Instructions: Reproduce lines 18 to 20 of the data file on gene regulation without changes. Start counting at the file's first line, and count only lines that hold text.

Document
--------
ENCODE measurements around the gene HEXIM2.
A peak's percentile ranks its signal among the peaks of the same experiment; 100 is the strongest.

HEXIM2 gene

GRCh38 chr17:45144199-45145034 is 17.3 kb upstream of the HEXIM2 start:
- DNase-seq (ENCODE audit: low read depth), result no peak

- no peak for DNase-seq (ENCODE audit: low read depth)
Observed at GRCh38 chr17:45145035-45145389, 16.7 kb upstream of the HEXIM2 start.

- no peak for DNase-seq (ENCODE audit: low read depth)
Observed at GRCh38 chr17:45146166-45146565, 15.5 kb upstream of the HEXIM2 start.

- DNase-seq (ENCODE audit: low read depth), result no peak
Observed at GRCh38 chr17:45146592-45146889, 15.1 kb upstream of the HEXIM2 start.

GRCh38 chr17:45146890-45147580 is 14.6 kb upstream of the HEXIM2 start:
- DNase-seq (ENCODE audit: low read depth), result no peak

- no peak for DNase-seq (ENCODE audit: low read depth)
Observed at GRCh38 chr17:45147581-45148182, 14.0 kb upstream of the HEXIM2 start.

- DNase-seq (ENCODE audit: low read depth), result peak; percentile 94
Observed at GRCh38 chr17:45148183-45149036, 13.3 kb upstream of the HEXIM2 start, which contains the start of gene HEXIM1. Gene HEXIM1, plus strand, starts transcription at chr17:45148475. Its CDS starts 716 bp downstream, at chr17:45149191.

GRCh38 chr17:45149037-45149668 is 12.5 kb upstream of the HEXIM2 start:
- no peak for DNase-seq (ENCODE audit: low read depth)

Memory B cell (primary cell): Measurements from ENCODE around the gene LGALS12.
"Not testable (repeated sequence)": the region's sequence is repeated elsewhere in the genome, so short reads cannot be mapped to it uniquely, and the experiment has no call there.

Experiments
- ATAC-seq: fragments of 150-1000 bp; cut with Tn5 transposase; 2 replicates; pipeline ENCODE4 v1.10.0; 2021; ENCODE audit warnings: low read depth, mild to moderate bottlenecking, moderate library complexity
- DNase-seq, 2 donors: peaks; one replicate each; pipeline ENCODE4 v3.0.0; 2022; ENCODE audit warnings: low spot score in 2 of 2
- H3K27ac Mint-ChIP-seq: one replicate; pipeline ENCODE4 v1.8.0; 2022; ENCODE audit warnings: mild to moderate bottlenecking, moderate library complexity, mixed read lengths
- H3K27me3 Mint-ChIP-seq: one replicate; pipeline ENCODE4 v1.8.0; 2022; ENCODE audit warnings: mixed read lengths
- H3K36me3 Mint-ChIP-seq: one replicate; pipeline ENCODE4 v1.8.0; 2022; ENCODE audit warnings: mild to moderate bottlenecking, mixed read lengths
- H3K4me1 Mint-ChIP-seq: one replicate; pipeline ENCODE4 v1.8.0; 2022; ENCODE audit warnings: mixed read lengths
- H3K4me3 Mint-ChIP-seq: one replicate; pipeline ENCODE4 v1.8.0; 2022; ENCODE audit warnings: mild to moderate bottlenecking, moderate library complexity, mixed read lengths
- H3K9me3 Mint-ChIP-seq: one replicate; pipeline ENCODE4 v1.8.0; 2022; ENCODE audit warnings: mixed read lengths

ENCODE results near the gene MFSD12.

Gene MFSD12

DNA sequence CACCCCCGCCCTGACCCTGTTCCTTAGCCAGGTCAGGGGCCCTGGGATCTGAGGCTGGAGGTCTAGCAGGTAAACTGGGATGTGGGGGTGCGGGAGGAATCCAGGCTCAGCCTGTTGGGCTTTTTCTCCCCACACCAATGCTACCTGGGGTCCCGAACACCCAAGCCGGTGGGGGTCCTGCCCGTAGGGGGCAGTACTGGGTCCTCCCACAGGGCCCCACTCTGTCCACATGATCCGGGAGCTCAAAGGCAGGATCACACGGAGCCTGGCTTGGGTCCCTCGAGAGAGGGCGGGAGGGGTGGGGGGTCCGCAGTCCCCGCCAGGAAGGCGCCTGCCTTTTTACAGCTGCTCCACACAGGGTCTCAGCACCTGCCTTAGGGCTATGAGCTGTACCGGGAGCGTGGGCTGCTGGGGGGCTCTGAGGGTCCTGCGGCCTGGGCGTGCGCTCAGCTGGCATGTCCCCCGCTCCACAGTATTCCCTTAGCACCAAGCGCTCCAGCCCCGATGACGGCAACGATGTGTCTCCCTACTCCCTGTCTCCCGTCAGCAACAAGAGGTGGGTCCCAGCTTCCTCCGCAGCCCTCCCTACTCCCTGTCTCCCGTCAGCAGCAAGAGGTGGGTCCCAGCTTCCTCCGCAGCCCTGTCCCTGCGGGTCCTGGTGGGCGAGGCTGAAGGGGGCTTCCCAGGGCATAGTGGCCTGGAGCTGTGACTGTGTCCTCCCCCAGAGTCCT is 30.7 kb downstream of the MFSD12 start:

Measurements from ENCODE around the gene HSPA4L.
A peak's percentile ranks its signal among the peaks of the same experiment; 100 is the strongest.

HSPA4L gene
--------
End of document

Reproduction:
GRCh38 chr17:45149037-45149668 is 12.5 kb upstream of the HEXIM2 start:
- no peak for DNase-seq (ENCODE audit: low read depth)

Memory B cell (primary cell): Measurements from ENCODE around the gene LGALS12.